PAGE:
Aside from these challenges, opioid treatment is very much possible. These treatments may include working with our medical staff to learn alternative methods for other medical conditions. Psychological therapy helps to better manage our levels of stress, bad habits, and practical coping skills while also unearthing psychological disorders that may be causing issues under the surface. While maintaining treatment requires life-changing decisions, finding an appropriate addiction treatment program is the first step. The Lakehouse Recovery Center can help to treat your addiction to methadone, oxycontin, Vicodin, or Lortab, but we also encourage you to seek a treatment program best for you.
California Resources for Opioid Addiction
If the Lakehouse Recovery Center is not a geographically desirable facility for you, you may continue to consider our online and virtual programs. If you are searching for an in-person treatment program, you can begin by looking for credible and respected facilities in your area. California has made many efforts to reduce the epidemic throughout the state. According to the California Department of Public Health, some of these efforts have included:
- Changing policies and public payer healthcare systems
- Mandating the use of CURES, the precipitin drug monitoring program
- Expanding access to medication-assisted treatment (MAT) services
- Enacting a naloxone distribution program and increasing access to naloxone
- Supporting local opioid safety coalitions and continuing to educate the general public on the harm of opioid use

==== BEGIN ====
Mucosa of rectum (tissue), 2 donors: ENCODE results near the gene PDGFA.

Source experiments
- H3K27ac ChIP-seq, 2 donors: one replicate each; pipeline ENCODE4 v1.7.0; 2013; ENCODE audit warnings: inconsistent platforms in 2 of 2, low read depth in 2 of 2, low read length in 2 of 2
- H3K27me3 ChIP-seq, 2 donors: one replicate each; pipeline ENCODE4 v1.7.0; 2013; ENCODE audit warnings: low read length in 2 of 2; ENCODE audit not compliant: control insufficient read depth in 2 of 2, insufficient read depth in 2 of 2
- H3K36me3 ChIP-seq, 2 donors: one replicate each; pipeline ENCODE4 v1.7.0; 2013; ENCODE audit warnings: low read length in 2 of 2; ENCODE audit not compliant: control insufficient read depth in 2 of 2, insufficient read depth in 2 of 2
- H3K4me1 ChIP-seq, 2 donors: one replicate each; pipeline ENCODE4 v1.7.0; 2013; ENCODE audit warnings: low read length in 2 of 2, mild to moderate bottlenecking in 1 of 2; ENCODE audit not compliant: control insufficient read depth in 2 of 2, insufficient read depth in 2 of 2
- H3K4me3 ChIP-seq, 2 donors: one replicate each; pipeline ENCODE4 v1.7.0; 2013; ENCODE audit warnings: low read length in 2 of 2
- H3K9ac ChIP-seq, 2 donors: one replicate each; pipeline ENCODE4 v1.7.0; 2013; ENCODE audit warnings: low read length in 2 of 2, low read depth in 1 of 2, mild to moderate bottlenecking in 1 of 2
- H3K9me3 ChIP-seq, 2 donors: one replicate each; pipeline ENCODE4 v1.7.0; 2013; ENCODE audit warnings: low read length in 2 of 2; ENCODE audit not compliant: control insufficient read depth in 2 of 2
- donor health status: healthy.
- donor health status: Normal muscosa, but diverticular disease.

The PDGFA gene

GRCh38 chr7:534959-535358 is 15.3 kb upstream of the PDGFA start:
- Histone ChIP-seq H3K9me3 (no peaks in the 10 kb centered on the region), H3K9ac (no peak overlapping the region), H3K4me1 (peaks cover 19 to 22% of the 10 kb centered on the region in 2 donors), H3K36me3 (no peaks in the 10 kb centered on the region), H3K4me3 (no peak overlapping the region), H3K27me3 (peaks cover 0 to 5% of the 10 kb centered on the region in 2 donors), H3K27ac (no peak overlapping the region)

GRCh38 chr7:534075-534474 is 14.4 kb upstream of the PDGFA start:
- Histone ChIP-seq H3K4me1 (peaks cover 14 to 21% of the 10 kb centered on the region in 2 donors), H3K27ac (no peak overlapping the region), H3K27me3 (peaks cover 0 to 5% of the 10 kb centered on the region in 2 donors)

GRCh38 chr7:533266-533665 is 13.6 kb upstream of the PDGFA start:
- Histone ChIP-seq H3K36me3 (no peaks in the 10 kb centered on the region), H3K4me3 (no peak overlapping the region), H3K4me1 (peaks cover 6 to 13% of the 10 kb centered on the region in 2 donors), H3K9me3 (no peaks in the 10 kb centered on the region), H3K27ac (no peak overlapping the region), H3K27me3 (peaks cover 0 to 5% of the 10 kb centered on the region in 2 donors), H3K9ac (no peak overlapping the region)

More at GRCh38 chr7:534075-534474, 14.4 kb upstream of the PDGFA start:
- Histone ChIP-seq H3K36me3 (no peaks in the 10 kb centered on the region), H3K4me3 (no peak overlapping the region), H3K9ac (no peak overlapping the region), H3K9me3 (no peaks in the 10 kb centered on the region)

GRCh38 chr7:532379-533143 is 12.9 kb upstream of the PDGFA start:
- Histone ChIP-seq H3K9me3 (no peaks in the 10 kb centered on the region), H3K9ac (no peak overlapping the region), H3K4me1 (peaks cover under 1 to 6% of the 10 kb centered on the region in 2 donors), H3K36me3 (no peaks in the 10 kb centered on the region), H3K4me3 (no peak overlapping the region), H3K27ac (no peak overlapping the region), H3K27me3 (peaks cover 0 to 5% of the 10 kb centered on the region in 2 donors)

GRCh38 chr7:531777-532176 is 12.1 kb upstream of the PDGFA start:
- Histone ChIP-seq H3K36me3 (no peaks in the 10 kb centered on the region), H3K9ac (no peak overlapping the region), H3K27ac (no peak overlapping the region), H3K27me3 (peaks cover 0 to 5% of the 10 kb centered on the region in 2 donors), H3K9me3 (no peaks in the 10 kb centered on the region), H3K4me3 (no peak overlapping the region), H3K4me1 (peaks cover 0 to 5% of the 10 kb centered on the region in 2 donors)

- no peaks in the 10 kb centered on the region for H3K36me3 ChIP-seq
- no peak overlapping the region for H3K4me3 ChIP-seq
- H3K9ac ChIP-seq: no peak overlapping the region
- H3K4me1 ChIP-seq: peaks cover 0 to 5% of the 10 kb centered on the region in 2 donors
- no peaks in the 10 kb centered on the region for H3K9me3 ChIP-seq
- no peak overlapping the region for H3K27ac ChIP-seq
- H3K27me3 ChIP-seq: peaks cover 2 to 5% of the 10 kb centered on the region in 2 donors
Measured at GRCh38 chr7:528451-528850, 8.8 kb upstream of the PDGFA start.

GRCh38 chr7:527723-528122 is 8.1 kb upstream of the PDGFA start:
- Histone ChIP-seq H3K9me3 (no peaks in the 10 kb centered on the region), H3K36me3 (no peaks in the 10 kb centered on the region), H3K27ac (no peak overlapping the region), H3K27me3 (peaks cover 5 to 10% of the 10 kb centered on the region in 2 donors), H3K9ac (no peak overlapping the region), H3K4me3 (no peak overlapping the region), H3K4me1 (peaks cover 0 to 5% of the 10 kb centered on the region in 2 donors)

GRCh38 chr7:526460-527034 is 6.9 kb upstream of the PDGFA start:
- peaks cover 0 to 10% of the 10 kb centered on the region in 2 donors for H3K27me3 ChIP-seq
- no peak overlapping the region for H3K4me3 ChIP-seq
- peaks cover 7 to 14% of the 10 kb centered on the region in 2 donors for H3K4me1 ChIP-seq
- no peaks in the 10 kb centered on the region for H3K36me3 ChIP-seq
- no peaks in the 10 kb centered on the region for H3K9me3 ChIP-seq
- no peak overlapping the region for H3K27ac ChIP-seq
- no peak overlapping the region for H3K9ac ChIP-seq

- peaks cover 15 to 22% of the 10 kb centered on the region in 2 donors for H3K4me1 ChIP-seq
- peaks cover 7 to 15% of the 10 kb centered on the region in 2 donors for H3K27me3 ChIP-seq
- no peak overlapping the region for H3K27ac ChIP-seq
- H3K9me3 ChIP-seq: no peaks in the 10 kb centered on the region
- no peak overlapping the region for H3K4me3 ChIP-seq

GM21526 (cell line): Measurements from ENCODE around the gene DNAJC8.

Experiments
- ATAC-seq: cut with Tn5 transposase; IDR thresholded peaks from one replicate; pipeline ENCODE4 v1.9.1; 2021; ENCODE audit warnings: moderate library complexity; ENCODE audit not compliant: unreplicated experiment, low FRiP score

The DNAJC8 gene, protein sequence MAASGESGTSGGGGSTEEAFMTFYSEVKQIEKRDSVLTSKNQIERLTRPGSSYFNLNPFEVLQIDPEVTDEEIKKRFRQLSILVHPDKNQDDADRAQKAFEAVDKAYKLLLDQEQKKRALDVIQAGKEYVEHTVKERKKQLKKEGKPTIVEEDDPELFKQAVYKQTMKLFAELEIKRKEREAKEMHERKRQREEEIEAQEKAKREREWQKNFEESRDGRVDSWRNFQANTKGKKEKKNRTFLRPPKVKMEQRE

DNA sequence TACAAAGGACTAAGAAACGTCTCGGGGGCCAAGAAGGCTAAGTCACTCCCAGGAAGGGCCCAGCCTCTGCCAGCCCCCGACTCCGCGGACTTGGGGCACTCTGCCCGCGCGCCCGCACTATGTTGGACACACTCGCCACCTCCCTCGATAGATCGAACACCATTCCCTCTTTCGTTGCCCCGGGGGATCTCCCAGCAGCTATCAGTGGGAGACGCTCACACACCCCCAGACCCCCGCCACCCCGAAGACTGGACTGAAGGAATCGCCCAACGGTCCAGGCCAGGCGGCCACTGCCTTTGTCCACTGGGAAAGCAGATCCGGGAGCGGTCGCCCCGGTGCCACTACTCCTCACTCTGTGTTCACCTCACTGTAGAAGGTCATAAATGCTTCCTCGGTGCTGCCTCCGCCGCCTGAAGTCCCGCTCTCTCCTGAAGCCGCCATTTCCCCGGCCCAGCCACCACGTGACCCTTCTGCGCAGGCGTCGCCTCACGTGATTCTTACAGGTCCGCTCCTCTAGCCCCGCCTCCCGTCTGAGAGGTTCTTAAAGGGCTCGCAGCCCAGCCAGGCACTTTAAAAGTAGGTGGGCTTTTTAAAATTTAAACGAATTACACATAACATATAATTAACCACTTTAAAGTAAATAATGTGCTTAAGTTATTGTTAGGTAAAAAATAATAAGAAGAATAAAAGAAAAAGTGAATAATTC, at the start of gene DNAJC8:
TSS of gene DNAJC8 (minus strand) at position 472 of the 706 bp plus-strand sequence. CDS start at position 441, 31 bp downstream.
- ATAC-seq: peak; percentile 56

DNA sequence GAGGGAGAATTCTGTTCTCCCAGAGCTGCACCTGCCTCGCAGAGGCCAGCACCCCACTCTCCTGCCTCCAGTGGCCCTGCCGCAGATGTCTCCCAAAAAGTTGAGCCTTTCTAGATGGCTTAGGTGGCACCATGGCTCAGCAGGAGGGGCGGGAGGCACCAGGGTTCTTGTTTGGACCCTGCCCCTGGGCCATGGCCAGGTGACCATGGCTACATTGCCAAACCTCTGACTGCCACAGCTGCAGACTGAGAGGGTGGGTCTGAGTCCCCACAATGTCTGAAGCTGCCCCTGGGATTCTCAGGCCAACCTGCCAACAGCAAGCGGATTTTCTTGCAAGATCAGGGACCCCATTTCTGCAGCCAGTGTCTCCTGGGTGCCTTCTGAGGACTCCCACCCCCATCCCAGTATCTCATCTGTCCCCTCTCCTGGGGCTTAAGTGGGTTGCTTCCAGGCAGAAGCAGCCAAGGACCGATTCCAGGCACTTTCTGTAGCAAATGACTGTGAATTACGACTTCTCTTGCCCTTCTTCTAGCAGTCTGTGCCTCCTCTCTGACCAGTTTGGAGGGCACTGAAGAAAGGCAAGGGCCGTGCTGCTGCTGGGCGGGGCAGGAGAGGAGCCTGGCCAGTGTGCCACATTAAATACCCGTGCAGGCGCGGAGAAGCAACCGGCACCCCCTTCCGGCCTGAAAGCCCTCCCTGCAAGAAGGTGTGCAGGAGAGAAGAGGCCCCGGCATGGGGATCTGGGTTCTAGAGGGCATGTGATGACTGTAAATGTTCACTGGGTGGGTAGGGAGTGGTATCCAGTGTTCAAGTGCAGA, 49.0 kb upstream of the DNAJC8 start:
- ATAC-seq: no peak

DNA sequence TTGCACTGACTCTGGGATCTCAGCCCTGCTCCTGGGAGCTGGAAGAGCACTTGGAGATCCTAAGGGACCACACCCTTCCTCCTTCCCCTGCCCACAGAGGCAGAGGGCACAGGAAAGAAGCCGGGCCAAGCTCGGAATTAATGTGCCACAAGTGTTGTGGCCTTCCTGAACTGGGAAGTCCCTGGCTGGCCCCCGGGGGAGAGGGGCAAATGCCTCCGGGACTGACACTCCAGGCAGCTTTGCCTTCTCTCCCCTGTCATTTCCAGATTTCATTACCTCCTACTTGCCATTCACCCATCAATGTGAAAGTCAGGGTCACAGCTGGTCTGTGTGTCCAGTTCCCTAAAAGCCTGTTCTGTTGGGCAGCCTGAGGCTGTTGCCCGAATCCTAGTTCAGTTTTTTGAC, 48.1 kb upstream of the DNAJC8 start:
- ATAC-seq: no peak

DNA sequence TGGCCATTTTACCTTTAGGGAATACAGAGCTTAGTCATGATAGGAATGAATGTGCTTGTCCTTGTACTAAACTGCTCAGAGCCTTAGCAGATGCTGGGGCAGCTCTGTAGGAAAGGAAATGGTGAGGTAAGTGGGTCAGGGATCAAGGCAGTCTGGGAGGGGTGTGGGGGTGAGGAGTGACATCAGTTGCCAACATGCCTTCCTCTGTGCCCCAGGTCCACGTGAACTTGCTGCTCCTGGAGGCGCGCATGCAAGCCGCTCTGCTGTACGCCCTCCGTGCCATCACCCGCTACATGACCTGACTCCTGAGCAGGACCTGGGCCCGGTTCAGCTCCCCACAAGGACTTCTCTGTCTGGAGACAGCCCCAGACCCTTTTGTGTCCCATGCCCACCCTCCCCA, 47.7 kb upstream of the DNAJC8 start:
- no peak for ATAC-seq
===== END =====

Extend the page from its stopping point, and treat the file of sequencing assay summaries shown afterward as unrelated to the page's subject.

Approaches such as these could potentially help to decrease the rate of the opioid epidemic across the nation. If you or someone you love is currently suffering from opioid addiction, we encourage you to seek help today.
The opioid epidemic has been ravaging the nation for decades. Despite efforts such as those implemented by the state of California, including education programs, increased access to naloxone, and medication-assisted treatment (MAT) services, it seems the numbers are continually rising or remaining at very high levels. Opioid addiction presents a genuine danger in that it is one of the most common addictions and affects such a broad and diverse group of people. Life events as simple and common as a sports injury, surgery recovery, and managing chronic pain can lead to opioid dependency. If you or someone you love is suffering from opioid addiction, we encourage you to reach out to the Lakehouse Recovery Center at (877) 762-3707 today. With the combination of our medical staff and trained professionals, be it through our in-person or virtual treatment programs, we can help you find the necessary resources to begin your path to recovery today.